Ever the opportunist, Nigel Farage has become Novak Djokovic’s most vocal advocate. On the face of it, this is a little peculiar. Farage is not only a professed devotee of Australia’s immigration policy, in particular ‘its points-based system’, but has built his political identity out of racialising and vilifying Eastern Europeans. Ahead of Farage’s meeting with the Djokovic family in Serbia (who either did no research on Novak’s ‘friend’ or liked what they found), Andy Murray tweeted: ‘Please record the awkward moment when you tell them you’ve spent most of your career campaigning to have people from Eastern Europe deported.’ But Farage’s worldview is one of hierarchies and exemptions. He cites the ‘rule of law’ when it comes to borders, but flouted the Covid lockdown in May 2020 – as it happens, on the same day as the Downing Street garden party – to strike out into the English Channel on a fishing boat and film dinghies of asylum seekers.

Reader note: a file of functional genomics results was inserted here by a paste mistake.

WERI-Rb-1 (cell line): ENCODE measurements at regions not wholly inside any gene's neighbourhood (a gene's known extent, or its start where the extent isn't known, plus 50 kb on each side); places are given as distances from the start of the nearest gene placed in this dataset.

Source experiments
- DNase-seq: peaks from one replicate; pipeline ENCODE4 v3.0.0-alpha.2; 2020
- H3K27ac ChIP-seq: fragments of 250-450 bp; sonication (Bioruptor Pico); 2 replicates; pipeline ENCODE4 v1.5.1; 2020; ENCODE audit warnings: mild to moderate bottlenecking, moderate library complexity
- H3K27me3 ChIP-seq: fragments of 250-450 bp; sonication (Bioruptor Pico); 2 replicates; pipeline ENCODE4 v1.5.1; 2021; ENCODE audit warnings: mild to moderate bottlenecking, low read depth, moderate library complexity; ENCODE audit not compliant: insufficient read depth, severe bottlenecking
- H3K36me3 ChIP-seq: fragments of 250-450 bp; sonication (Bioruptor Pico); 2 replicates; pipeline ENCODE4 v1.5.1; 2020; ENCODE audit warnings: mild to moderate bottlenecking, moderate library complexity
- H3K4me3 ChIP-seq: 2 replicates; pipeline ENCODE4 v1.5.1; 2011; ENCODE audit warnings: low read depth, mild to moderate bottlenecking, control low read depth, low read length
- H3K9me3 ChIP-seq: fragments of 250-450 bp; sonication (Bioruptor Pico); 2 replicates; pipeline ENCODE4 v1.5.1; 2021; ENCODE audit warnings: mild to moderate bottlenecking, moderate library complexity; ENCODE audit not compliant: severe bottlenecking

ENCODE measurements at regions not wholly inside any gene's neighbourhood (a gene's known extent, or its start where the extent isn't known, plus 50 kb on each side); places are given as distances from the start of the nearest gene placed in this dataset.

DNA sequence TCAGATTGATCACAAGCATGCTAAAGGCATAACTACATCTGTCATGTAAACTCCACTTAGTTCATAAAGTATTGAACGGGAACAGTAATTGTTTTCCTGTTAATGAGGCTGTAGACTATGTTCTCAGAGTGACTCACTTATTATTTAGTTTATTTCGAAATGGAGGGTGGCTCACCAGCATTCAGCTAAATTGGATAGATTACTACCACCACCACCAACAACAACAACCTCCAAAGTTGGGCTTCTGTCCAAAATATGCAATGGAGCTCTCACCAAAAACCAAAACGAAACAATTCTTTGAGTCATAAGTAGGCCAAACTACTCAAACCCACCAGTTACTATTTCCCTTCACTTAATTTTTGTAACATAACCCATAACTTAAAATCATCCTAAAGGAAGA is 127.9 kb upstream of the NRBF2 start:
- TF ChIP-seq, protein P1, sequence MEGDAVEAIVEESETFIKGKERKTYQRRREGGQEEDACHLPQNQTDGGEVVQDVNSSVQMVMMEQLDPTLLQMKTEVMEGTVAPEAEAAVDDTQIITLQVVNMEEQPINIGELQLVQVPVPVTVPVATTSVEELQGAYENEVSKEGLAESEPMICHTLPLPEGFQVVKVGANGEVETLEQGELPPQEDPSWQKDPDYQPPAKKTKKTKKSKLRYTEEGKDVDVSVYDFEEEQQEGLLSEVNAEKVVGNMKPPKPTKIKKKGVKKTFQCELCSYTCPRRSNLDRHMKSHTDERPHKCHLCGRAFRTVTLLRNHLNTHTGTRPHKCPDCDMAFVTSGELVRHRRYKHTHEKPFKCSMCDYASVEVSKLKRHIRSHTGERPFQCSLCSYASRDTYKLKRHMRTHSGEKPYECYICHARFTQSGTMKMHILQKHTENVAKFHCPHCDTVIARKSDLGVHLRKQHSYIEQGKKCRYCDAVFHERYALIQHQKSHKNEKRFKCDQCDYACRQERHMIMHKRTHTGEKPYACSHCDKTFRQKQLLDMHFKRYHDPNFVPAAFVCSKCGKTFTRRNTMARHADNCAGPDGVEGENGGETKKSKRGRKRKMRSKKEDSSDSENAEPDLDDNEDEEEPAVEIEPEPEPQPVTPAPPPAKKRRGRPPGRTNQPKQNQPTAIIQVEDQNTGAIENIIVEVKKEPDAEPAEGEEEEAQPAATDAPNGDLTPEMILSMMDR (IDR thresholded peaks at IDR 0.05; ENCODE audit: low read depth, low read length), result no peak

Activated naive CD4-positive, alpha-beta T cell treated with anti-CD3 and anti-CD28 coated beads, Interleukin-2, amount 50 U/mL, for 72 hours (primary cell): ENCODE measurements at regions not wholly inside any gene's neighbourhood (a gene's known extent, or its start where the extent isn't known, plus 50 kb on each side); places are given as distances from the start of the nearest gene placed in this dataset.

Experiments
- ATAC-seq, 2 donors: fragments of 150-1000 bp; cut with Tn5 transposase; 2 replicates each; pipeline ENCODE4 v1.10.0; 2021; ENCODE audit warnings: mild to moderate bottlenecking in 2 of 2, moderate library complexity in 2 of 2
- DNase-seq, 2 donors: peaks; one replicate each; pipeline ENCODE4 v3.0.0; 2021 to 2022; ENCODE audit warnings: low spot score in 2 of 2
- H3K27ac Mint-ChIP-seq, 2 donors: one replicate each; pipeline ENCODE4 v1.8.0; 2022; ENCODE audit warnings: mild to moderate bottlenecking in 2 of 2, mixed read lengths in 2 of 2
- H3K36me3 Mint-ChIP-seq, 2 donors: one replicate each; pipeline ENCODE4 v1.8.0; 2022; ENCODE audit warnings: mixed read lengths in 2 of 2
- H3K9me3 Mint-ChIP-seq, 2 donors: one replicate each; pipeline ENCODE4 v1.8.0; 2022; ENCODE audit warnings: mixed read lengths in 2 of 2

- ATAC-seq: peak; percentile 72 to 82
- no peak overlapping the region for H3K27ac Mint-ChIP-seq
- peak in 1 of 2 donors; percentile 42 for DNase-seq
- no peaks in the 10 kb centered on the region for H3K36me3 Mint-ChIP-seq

‘Will this be the last time I see him?’ I wondered as I trod the familiar route down Wimbledon Park Road on Monday. I was off to see Roger Federer – a month away from his fortieth birthday – taking on Lorenzo Sonego in the fourth round. There were two other matches scheduled on Centre Court – Novak Djokovic against Cristian Garin, and 17-year-old Coco Gauff against the former number one Angelique Kerber – but both felt almost beside the point. That’s the danger with extreme partisanship: it can suck the excitement out of everything else. When I watch other players, I judge them by Federer’s standards. And no one measures up.